Now we all like a good vintage, from wine to clothing the word vintage adds an air of respectability to something that can otherwise be described as plain old. I have found however that this doesn’t apply to the growing pile of used socks that are gestating in my laundry pile.
But what about cocktails I hear you cry! Well, you would be right to do so, bottle and case aged cocktails are very on trend now, but it seems the practise goes back a little further than that.
The word cocktails elbows its way into our vocabulary in the early 1800’s. Common practise then was to have casks of cocktails ready-made, which were subsequently transferred into glass bottles for serving. Indeed, legendary father of flare bartending and cocktails Jerry Thomas has several of his own recipes for bottling cocktails that he offered as “take-away” (now that has to beat a pizza), but is this just a convenient way to make a large batch of cocktails for a party or does the advantage go deeper?
Aging in glass bottles isn’t going to obtain the same results than the aging of your favourite whisky in sherry casks would achieve. The aim isn’t to imbue a new flavour but to mature the flavours that are already present. Overtime the concoction oxidises in the bottle and in theory all those delicate little cocktail molecules become much more finely blended, giving us a smoother and more refined taste.
Now I’m not one for theory, I am a gentleman of action! So I thought I would conduct my own little experiment into bottle aging. I have chosen two cocktails to start with, the Manhattan and the Negroni. Why have I chosen these? Well I had the ingredients and they are easy to make. Be sure to mix and shake your cocktails well, and when you fill the bottle leave at least 2cms of air at the top.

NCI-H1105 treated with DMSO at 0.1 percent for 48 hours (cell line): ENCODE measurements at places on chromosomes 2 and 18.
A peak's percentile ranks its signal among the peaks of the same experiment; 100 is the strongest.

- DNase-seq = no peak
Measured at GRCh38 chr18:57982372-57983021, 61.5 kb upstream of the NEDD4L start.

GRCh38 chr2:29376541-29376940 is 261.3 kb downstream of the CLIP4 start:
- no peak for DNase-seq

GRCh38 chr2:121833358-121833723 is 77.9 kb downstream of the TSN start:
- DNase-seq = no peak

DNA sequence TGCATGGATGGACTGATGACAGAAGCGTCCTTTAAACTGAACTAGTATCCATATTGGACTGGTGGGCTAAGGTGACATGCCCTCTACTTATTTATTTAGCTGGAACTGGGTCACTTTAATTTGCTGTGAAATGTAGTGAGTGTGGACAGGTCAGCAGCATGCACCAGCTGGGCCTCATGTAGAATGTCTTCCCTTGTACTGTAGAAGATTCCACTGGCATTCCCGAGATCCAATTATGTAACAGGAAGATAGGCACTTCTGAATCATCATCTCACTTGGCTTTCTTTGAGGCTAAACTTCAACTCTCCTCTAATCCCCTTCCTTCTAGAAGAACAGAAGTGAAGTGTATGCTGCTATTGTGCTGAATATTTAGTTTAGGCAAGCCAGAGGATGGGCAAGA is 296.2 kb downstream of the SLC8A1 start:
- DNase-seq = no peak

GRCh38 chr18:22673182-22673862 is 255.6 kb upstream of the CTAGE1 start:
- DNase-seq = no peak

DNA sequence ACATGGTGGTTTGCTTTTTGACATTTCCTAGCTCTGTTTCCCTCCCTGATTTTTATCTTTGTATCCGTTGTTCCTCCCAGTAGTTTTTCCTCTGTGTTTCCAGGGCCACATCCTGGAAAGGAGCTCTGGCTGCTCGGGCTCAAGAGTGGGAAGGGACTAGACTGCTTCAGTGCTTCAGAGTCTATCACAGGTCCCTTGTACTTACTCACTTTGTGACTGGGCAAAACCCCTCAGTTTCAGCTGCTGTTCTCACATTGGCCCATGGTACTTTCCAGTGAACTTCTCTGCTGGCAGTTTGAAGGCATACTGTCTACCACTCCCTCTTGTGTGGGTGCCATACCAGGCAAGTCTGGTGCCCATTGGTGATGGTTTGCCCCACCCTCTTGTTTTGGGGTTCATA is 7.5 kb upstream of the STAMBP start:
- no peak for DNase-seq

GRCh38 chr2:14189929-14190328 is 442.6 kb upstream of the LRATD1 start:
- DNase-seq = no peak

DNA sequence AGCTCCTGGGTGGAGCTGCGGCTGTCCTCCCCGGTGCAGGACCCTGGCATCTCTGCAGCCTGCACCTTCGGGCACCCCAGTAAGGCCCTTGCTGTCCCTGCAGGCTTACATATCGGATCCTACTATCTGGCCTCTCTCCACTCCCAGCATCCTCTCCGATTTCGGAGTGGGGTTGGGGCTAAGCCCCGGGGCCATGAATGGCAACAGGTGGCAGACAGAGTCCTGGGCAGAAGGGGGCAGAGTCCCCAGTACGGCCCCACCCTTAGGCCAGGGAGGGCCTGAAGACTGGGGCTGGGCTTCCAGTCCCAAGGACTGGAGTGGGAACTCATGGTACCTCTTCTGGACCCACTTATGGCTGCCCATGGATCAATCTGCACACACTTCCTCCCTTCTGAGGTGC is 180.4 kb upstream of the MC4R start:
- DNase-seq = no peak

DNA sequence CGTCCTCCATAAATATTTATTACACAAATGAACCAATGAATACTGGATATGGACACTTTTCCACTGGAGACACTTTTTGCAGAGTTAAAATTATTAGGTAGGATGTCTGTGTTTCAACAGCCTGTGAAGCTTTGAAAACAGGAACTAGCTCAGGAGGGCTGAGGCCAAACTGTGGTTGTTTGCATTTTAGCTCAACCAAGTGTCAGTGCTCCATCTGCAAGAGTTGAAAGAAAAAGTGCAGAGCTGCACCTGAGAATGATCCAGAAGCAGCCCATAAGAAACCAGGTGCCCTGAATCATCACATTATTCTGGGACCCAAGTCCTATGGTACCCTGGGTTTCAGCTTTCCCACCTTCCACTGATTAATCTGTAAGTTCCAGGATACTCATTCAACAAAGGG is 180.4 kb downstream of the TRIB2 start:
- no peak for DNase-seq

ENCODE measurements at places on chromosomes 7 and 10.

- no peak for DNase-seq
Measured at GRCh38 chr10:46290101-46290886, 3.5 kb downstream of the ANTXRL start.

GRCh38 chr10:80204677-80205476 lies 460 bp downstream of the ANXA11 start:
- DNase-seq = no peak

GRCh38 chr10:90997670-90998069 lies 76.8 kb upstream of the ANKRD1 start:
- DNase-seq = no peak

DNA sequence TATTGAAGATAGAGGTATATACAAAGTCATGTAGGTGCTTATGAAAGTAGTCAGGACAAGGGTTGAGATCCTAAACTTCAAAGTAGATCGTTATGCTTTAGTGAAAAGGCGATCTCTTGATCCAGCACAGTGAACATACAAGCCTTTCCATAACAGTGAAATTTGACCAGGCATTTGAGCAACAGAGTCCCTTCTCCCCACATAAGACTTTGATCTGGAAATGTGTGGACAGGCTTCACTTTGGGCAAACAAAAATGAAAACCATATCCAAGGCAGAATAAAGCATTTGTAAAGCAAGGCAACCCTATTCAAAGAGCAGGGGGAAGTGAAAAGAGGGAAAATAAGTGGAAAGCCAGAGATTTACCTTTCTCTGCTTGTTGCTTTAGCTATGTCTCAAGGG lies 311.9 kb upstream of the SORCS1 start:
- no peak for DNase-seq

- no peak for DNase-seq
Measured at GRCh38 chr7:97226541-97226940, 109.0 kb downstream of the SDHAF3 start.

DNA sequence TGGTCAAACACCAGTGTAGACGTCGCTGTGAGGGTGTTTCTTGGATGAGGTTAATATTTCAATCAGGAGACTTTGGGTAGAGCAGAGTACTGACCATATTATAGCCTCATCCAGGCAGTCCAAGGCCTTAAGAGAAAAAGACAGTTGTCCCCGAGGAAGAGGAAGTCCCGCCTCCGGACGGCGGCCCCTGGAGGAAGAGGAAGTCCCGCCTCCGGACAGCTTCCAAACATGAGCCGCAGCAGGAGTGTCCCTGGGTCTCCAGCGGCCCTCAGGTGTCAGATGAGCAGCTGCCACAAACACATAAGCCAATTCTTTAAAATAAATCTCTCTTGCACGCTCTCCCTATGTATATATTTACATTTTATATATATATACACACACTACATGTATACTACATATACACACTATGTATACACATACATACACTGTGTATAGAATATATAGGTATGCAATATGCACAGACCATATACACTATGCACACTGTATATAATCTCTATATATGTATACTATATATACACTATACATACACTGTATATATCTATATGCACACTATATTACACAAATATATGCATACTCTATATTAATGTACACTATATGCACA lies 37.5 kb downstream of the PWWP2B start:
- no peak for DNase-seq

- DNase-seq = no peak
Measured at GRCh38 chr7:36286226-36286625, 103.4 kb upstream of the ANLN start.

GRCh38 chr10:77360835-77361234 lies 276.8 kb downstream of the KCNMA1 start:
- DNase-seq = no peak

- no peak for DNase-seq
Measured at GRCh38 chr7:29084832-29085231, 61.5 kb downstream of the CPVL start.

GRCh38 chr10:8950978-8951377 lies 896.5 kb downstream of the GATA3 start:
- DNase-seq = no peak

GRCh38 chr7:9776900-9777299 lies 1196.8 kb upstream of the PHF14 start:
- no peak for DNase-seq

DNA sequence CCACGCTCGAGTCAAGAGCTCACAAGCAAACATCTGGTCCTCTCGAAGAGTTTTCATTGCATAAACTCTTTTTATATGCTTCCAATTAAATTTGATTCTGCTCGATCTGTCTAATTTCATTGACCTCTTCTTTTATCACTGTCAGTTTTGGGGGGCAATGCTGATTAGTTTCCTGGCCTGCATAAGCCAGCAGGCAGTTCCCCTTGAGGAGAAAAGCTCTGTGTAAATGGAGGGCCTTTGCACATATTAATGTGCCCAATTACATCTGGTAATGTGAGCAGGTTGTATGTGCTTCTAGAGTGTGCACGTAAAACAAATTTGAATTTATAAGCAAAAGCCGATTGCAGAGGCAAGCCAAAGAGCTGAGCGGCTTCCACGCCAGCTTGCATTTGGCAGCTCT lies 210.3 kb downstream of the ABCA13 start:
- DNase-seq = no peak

Unfortunately, time waits for no man, but it does wait for a good cocktail. When it comes to the question of time in the bottle, the period can go from weeks to years.
This being so I have divided my Manhattan into three batches to age in degrees of 4 weeks, 3 months and lastly 6 months. As for the Negroni, I will age it for just 6 weeks.
I wax-sealed the bottles, a rather messy job, and now the bottles must be kept out of sunlight and at a constant temperature, so in the under-stairs cupboard they go.
I previously mentioned ingredients so I should probably point out that perishables such as fruit and creams should be left out of the mix, and for bottle aging keep your cocktails boozy; the stronger the spirit the better the results will be.
For my Manhattan I mixed :
- 650ml Buffalo Trace bourbon
- 50ml of a special cask strength Whisky I have from the Scottish Single Malt Society (only to top up the bourbon I didn't have enough of, so just bourbon will do too)
- 350ml of Martini Russo vermouth
- 1ml of Angostura bitter
This gave me enough to fill a 1-litre bottle (leaving a few centimetres of air at the top for oxidization) and some left over to drink that evening – well I have to compare the cocktail before and after to be truly scientific, don’t I…
For the Negroni I used:-
- 300ml Greenall’s Gin
- 300ml Campari
- 300ml Noilly Prat dry vermouth
So wish me luck, and I will see you back here in a month for the tasty of phase 1 of my Manhattan...